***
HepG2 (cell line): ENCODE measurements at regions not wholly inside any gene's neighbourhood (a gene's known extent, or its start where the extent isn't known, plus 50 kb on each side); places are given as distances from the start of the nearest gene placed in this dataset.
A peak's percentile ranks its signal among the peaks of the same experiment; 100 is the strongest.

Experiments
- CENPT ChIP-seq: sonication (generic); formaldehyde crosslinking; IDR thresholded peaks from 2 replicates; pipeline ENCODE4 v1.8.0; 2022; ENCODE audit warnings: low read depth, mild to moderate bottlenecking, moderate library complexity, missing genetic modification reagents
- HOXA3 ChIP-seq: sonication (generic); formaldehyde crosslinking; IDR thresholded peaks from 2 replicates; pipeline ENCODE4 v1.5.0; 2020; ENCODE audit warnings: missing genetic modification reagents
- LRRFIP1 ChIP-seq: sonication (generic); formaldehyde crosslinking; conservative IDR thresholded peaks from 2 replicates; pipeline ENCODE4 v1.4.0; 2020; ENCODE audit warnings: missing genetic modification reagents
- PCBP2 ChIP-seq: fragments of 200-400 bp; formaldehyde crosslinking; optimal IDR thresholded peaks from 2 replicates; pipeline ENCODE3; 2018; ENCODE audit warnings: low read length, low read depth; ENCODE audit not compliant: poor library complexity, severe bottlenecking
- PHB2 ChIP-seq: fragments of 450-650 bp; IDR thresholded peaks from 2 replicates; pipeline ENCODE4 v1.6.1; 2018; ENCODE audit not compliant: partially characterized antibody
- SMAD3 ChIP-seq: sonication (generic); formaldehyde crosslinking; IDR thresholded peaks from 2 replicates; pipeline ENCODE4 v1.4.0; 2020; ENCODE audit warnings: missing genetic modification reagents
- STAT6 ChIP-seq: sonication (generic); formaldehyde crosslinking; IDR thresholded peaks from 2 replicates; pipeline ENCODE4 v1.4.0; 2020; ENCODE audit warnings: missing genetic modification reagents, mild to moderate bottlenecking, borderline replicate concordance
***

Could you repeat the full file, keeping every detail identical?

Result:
HepG2 (cell line): ENCODE measurements at regions not wholly inside any gene's neighbourhood (a gene's known extent, or its start where the extent isn't known, plus 50 kb on each side); places are given as distances from the start of the nearest gene placed in this dataset.
A peak's percentile ranks its signal among the peaks of the same experiment; 100 is the strongest.

Experiments
- CENPT ChIP-seq: sonication (generic); formaldehyde crosslinking; IDR thresholded peaks from 2 replicates; pipeline ENCODE4 v1.8.0; 2022; ENCODE audit warnings: low read depth, mild to moderate bottlenecking, moderate library complexity, missing genetic modification reagents
- HOXA3 ChIP-seq: sonication (generic); formaldehyde crosslinking; IDR thresholded peaks from 2 replicates; pipeline ENCODE4 v1.5.0; 2020; ENCODE audit warnings: missing genetic modification reagents
- LRRFIP1 ChIP-seq: sonication (generic); formaldehyde crosslinking; conservative IDR thresholded peaks from 2 replicates; pipeline ENCODE4 v1.4.0; 2020; ENCODE audit warnings: missing genetic modification reagents
- PCBP2 ChIP-seq: fragments of 200-400 bp; formaldehyde crosslinking; optimal IDR thresholded peaks from 2 replicates; pipeline ENCODE3; 2018; ENCODE audit warnings: low read length, low read depth; ENCODE audit not compliant: poor library complexity, severe bottlenecking
- PHB2 ChIP-seq: fragments of 450-650 bp; IDR thresholded peaks from 2 replicates; pipeline ENCODE4 v1.6.1; 2018; ENCODE audit not compliant: partially characterized antibody
- SMAD3 ChIP-seq: sonication (generic); formaldehyde crosslinking; IDR thresholded peaks from 2 replicates; pipeline ENCODE4 v1.4.0; 2020; ENCODE audit warnings: missing genetic modification reagents
- STAT6 ChIP-seq: sonication (generic); formaldehyde crosslinking; IDR thresholded peaks from 2 replicates; pipeline ENCODE4 v1.4.0; 2020; ENCODE audit warnings: missing genetic modification reagents, mild to moderate bottlenecking, borderline replicate concordance